hostname = urlparse.urlparse(host).hostname
            if hostname:
                pa = PingAgent(hostname)
                pa.start()
            else:
                continue

class PingAgent(Thread):
    def __init__(self, host):
        Thread.__init__(self)        
        self.host = host

    def run(self):
        p = Popen('ping -n 1 ' + self.host, stdout=PIPE)
        m = re.search('Average = (.*)ms', p.stdout.read())
        if m: print 'Round Trip Time: %s ms -' % m.group(1), self.host
        else: print 'Error: Invalid Response -', self.host


if __name__ == '__main__':
    with open(sys.argv[1]) as f:
        content = f.readlines() 
    Pinger(content)
share|improve this answer
    
this needs the web is available –  Larry Cai Jul 19 '13 at 6:15

Take a look at Jeremy Hylton's code, if you need to do a more complex, detailed implementation in Python rather than just calling ping.

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You can find an updated version of the mentioned script that works on both Windows and Linux here

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can you make the url clickable –  Tshepang Apr 8 '12 at 21:02

I use the ping module by Lars Strand. Google for "Lars Strand python ping" and you will find a lot of references.

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using system ping command to ping a list of hosts:

import re
from subprocess import Popen, PIPE
from threading import Thread


class Pinger(object):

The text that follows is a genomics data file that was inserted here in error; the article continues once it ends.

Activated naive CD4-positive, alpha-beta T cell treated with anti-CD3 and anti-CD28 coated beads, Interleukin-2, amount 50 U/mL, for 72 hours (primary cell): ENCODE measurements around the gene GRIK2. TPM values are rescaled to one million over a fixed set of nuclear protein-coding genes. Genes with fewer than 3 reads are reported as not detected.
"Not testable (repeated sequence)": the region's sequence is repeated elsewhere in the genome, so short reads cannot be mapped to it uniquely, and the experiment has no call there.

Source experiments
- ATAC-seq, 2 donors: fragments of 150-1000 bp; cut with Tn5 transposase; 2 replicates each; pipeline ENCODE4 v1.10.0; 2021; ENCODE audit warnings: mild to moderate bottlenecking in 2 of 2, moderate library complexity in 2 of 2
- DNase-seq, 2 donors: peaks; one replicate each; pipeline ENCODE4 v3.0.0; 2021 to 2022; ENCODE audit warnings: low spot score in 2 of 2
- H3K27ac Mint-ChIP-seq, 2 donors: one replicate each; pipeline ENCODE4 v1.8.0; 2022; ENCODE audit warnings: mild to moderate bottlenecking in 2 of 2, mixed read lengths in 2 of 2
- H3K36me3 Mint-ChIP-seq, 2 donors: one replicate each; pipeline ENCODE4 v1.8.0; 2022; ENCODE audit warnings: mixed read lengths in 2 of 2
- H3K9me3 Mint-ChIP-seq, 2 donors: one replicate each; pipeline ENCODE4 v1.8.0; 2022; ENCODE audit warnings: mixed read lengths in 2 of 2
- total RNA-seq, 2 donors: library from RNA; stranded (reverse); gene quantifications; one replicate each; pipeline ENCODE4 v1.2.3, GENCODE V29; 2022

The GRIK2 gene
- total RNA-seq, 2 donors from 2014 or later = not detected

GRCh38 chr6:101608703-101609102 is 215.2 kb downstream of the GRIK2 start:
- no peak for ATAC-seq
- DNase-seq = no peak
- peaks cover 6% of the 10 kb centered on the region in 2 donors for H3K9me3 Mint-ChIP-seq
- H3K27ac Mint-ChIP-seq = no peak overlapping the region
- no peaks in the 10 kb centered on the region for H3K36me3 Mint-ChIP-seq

def __init__(self, hosts):
        for host in hosts:
            pa = PingAgent(host)
            pa.start()

class PingAgent(Thread):
    def __init__(self, host):
        Thread.__init__(self)        
        self.host = host

    def run(self):
        p = Popen('ping -n 1 ' + self.host, stdout=PIPE)
        m = re.search('Average = (.*)ms', p.stdout.read())
        if m: print 'Round Trip Time: %s ms -' % m.group(1), self.host
        else: print 'Error: Invalid Response -', self.host


if __name__ == '__main__':
    hosts = [
        'www.pylot.org',
        'www.goldb.org',
        'www.google.com',
        'www.yahoo.com',
        'www.techcrunch.com',
        'www.this_one_wont_work.com'
       ]
    Pinger(hosts)
share|improve this answer
3  
I'm going to register www.this_one_wont_work.com just for kicks and giggles. –  Matthew Scouten Jul 30 '09 at 2:36
    
p = Popen('ping -n 1 ' + self.host, stdout=PIPE) Should be p = Popen(['ping','-n','1','self.host'], stdout=PIPE) –  toc777 Apr 26 '11 at 11:24